Sep 20th 2023
Schizophrenia is a severe mental health condition characterized by thoughts, feelings, and behaviors that seem out of touch with reality.  It is marked by symptoms like hallucinations, delusions, and withdrawal from the outside world.
Schizophrenia affects approximately 1% of the population, but it is estimated to affect up to a staggering 20% of the homeless population.  Furthermore, the population of homeless people with severe mental illnesses has been steadily growing since the 1970s, with no signs of slowing down. 
There are many contributing factors to the increased rate of schizophrenia within the homeless population. Symptoms like hallucinations and delusions can make it difficult to live with family or maintain normal jobs. Additionally, there are some societal factors at play.
One key to the link between schizophrenia and homelessness is inadequate access to mental health services. A lack of resources, coupled with the stigma surrounding mental illness, prevents individuals with schizophrenia from receiving the support they need, which increases their risk of homelessness. 
This is exacerbated by the withdrawal and social isolation that is common with schizophrenia. Without a close network of supportive family and friends, individuals may never get treatment or even the proper diagnosis.  Furthermore, losing their support network means they don’t have the same access to financial and housing support.
Schizophrenia can significantly decrease an individual's ability to maintain employment due to cognitive impairment, difficulty with concentration, and erratic behavior.  Loss of employment and financial hardship may lead to housing instability, eviction, and eventual homelessness.
Substance abuse frequently co-occurs with schizophrenia, which further increases the risk of homelessness in this population.  Together, schizophrenia and addiction can make it even harder to hold down a job or a stable place of housing.
Homelessness among individuals with schizophrenia is problematic as this population has an increased risk of negative outcomes. They are likely to have a very low quality of life and to contribute to problems within the community.  They also have an increased risk of crime victimization, drug abuse, and even mortality.
Individuals with schizophrenia are more likely to become victims of crime than other unhoused individuals. One study found that homeless men with psychosis had an increased risk of being threatened, robbed, assaulted, and injured.  Unhoused women with schizophrenia were more likely to be raped or sexually assaulted than those without the disorder. 
Additionally, this population has an increased risk of death, from various causes. Homeless individuals with schizophrenia are more likely to be victims of homicide.  They also have an increased risk of suicide, fatal accidents, and even freezing to death while living on the streets.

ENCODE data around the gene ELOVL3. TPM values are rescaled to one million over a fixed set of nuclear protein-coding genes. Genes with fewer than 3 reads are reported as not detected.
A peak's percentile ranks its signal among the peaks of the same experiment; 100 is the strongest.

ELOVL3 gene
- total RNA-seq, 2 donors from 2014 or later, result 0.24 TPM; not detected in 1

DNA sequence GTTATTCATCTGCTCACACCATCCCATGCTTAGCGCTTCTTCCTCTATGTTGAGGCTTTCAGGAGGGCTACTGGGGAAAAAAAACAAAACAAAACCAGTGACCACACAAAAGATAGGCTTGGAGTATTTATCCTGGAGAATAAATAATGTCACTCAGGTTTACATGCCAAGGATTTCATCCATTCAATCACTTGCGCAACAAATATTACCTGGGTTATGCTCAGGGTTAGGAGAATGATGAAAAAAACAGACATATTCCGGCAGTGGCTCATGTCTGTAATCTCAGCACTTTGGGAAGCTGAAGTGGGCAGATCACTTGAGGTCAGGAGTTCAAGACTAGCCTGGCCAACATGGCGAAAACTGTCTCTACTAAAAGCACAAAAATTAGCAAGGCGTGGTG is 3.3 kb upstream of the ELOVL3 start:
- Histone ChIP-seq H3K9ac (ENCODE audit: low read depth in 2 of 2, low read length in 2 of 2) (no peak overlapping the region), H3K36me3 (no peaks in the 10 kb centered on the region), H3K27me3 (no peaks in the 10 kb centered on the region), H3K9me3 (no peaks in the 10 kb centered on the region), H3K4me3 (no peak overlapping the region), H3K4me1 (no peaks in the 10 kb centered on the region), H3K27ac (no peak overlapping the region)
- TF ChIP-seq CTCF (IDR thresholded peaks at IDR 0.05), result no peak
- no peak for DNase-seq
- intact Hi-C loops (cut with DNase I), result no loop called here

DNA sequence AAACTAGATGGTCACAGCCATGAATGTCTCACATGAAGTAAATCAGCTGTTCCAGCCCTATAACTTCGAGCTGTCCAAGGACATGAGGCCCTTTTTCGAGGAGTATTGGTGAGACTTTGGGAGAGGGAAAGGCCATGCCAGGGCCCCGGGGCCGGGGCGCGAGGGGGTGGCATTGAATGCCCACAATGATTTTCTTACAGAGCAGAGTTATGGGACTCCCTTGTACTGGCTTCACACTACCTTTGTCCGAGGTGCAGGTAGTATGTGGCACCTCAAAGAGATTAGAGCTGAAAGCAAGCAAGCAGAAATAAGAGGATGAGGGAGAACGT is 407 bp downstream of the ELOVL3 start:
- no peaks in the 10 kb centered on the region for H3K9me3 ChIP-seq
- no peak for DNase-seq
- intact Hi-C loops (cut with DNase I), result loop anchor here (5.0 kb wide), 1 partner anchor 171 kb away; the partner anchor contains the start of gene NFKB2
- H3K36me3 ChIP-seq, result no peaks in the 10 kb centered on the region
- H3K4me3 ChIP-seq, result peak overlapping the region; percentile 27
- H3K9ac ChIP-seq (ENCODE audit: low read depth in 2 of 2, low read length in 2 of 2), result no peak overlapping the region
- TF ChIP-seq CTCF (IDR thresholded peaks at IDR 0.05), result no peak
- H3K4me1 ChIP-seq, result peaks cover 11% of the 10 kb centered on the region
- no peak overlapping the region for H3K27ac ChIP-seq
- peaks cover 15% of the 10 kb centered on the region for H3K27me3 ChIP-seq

Heart disease is also more common among individuals with schizophrenia and is more likely to go untreated among the homeless, which is another cause of this increased risk of death. 
Clearly, action is needed to help this community. While there is no perfect solution to decreasing the number of people with schizophrenia living without homes, there are several proposed strategies that have seen promising results in the existing body of research.
One proposed solution that has seen promising results in initial studies is a program called Recovery After an Initial Schizophrenic Episode (RAISE). This early intervention treats individuals during or immediately after their first psychotic episode, using holistic methods with less of an emphasis on medication than traditional treatments. 
An early evaluation of RAISE found that individuals who went through this program were more likely to retain housing, employment, and overall outcomes, compared to the general schizophrenic population. 
Supportive housing programs offer another promising solution. These programs are designed to provide stable homes, case management services, and access to mental health treatment. Research has found that these programs can significantly improve outcomes for individuals with schizophrenia and increase housing stability. 
Overall, these solutions present proven paths to decrease homelessness in the schizophrenic population, while also significantly improving quality of life. While these interventions can be costly, they are expected to decrease expenses in the long term by reducing hospital stays, emergency room visits, and justice system costs. 
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